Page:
Fires are still ravaging parts of southern Turkey as temperatures continued to soar amidst low humidity despite extra crews and personnel being drafted in.
We noticed a significant increase in firefighting units and crews as they battled to contain huge fires which have now moved to Turkevleri.
The crews are urgently trying to stop the flames spreading a few kilometres away to one of the main power stations in the area which provides electricity to more than half a million people.
Heavy machinery was brought in to dig deep scars in the mountain forest to try to create a break and stem the flames ripping through.
A team from Istanbul’s airport fire protection unit was half way up the mountain, furiously dragging hoses in and out of trees trying to douse the oncoming fires.
Ozan Karakis, the Commander, told us: “We have enough teams. We have more than enough equipment but it’s just too dry and it’s very tough terrain and the vehicles cant easily move here.”
He went on to say climate change had made it more challenging because the temperatures were much hotter and it is much drier, but he insisted the crews were on top of the situation and keeping it under control.
His reassurances came as the Turkish media watchdog RTUK issued advisories to outlets warning them they faced “heavy punitive sanctions” if they continued to focus on the actual fires and disregarded the “successes” of containing and putting out around 130 fires.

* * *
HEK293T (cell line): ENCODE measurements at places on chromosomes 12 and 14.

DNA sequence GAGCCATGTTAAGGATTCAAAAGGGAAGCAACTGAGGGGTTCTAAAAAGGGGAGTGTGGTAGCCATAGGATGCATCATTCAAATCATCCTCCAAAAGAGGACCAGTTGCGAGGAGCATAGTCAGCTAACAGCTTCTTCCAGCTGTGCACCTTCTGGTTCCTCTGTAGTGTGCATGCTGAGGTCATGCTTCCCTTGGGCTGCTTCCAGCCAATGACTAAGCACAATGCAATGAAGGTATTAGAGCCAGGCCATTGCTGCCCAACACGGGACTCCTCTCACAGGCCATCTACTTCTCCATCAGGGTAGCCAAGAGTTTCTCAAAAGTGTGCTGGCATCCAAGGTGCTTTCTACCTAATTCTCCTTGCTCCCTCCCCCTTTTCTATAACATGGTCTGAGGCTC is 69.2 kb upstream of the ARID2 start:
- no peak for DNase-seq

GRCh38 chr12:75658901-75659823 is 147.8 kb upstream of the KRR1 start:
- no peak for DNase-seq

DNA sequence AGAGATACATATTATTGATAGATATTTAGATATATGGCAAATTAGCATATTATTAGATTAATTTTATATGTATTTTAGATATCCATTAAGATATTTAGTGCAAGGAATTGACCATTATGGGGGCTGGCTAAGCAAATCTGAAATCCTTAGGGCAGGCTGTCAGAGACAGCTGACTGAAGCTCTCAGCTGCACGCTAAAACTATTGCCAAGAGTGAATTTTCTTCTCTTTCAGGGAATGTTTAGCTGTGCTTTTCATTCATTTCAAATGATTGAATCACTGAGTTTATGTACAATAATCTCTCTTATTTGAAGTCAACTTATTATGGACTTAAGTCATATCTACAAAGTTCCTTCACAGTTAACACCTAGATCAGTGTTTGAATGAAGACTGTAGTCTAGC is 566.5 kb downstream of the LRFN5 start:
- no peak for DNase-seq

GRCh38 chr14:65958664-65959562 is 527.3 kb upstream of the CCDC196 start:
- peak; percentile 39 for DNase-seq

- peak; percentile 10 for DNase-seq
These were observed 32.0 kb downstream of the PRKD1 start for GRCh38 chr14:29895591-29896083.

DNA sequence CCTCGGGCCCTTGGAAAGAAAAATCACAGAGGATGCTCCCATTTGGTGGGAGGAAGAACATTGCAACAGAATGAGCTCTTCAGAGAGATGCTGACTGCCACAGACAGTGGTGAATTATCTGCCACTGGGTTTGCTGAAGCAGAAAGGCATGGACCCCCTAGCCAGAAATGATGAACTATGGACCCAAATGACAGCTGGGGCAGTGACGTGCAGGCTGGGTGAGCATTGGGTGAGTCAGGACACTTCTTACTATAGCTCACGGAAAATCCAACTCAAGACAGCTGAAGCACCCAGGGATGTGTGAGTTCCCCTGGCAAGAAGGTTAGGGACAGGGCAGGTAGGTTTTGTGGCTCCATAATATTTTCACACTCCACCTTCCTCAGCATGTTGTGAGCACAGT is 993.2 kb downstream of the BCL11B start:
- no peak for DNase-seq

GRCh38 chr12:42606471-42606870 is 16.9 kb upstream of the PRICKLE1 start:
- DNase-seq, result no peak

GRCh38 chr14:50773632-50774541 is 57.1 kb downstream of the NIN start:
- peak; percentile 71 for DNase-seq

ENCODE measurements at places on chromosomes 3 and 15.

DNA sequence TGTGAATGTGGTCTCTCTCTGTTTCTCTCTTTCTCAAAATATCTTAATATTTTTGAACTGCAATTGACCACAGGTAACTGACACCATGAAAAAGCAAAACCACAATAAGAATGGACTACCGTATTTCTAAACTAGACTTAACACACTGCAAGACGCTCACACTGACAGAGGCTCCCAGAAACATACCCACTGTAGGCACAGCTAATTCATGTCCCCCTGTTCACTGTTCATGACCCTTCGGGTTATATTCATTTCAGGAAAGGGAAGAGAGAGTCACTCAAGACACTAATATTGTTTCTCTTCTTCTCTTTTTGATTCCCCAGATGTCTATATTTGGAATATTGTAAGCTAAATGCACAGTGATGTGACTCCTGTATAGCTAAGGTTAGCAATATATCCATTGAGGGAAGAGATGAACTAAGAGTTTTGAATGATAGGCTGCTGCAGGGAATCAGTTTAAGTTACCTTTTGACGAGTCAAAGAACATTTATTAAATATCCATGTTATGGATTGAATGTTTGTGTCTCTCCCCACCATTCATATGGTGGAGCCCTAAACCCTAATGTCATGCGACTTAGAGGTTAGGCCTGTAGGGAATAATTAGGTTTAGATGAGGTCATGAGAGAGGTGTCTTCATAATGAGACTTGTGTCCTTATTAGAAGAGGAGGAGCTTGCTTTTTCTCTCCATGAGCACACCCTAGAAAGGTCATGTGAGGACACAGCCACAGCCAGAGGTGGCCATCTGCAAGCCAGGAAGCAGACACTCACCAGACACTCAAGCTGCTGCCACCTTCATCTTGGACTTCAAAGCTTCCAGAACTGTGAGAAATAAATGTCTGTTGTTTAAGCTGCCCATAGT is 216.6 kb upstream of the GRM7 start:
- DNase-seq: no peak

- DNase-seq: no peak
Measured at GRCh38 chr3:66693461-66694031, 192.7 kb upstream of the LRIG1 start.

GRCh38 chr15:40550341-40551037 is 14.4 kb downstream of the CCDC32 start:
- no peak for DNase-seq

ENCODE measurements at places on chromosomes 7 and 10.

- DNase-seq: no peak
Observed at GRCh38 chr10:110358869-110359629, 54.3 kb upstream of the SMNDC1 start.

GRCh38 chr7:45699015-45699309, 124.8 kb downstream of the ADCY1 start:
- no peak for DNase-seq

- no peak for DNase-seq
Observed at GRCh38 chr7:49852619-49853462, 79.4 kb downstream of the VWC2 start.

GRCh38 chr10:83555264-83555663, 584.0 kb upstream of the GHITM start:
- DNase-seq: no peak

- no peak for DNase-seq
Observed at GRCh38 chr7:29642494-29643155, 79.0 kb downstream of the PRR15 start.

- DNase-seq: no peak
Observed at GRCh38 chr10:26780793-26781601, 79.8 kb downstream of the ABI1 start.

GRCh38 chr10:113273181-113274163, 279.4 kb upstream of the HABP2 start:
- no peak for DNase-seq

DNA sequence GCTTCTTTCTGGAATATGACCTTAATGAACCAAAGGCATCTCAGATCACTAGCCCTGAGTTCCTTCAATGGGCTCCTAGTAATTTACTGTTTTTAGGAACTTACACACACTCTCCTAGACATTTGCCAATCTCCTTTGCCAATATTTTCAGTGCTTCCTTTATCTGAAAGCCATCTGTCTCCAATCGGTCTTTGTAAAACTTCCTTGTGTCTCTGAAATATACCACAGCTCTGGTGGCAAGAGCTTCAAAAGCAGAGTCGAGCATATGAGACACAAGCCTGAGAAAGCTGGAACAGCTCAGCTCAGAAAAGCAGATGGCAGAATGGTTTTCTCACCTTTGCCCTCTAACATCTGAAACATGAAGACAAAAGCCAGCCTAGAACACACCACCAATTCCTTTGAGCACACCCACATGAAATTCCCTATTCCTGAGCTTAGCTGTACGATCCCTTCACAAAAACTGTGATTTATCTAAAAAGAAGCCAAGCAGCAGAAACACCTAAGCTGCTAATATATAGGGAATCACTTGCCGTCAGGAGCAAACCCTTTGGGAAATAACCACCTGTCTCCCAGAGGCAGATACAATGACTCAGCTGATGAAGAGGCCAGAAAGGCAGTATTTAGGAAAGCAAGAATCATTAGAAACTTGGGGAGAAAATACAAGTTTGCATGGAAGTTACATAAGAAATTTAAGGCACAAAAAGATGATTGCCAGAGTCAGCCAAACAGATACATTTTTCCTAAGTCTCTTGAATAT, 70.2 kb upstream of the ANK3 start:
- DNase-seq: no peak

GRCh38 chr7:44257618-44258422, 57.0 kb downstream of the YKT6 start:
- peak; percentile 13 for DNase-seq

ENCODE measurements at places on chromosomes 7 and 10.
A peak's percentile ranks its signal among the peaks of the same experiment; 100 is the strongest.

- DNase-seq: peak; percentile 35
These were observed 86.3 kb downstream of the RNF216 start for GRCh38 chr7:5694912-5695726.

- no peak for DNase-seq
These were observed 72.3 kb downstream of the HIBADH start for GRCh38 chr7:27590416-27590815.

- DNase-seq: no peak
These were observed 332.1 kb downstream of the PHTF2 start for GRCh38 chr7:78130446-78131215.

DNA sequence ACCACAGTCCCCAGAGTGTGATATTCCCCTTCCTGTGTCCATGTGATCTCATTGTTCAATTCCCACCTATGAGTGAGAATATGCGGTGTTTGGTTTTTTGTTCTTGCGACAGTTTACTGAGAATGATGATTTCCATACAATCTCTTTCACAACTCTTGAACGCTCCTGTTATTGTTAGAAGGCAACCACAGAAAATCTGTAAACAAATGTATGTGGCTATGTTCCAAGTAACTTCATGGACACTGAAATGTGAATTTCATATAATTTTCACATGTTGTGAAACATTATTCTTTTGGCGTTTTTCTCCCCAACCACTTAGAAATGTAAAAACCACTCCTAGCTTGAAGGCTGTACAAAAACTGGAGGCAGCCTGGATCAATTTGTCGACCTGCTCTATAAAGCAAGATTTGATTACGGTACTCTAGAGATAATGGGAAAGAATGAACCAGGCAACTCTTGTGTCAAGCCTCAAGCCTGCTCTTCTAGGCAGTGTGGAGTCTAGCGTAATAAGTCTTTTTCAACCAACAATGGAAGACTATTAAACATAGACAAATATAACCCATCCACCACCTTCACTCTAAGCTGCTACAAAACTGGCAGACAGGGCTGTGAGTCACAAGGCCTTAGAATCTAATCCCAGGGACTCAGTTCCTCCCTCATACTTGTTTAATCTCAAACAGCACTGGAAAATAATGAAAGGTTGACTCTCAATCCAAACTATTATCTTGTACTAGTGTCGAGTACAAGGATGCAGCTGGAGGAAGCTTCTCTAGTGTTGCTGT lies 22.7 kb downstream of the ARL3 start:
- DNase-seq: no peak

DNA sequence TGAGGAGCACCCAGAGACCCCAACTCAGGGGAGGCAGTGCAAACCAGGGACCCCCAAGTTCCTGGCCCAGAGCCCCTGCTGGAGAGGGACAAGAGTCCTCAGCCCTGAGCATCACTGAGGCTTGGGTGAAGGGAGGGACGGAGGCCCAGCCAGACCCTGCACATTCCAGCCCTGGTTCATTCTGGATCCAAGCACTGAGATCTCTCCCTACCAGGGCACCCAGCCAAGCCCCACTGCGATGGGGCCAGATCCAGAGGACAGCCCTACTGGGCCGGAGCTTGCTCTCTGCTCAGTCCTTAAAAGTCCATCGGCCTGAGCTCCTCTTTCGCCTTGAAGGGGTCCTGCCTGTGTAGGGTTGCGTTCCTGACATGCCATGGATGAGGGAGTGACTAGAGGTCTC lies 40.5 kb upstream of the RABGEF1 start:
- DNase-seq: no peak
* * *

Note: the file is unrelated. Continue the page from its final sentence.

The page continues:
Fire crews are battling to contain huge fires
The warning note complained the media reports were causing alarm and panic amongst the population as well as impacting the morale of the fire-fighting crews.
In nearby Bozalan – another community in the Mugla area – we saw fire crews busily cutting down surviving bushes and foliage and urgently dousing the still-smouldering embers of the fire which had ripped through just a few hours earlier.
Climate change has made the fires more challenging
The earth is still so hot, several hotspots are reigniting after they’ve been contained. One firefighter was mopping his burned face with a damp cloth. He told us he’d suffered the burns whilst fighting the fire in Bodrum’s Titanic hotel a few days earlier.
Mustafa Ali has been a firefighter for a decade and he’s not giving a single thought to stopping now. There’s too much to do and no time to do it in if they’re to tackle these wildfires.
“I don’t even think about it. And I just cool it down with water if it starts hurting,” he tells us.
“‘I’ve been working day and night, 24/7 because this job is my heart.”